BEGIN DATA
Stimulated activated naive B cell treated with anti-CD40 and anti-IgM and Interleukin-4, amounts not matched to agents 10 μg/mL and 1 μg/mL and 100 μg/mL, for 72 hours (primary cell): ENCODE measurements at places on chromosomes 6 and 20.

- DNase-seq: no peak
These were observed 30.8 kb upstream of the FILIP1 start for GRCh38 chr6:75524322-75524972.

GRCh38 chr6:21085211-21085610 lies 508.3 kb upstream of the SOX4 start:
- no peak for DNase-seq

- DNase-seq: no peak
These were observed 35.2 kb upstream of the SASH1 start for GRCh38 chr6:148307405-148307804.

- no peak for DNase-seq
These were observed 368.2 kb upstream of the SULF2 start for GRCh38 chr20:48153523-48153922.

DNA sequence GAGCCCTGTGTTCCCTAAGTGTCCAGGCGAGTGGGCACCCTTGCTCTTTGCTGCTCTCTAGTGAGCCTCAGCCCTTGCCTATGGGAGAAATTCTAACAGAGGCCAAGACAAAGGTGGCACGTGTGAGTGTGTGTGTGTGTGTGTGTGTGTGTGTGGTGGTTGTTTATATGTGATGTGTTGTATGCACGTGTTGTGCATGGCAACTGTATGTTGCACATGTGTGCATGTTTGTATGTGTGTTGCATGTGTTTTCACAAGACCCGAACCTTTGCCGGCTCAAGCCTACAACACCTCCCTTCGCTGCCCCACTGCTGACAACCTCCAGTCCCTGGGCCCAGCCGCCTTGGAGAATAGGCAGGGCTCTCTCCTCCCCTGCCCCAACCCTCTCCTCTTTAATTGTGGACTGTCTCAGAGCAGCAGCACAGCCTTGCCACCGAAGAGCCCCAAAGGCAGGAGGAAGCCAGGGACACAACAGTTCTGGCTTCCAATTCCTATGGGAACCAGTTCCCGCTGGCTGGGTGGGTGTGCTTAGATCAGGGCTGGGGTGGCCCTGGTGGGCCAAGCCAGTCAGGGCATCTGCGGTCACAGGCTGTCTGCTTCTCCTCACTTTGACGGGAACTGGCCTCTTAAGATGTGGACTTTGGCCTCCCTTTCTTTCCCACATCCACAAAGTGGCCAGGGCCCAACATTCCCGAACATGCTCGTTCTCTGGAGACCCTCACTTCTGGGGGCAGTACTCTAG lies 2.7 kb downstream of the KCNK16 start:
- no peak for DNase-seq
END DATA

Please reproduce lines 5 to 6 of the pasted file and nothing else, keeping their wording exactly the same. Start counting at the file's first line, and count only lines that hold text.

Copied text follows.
- no peak for DNase-seq

- DNase-seq: no peak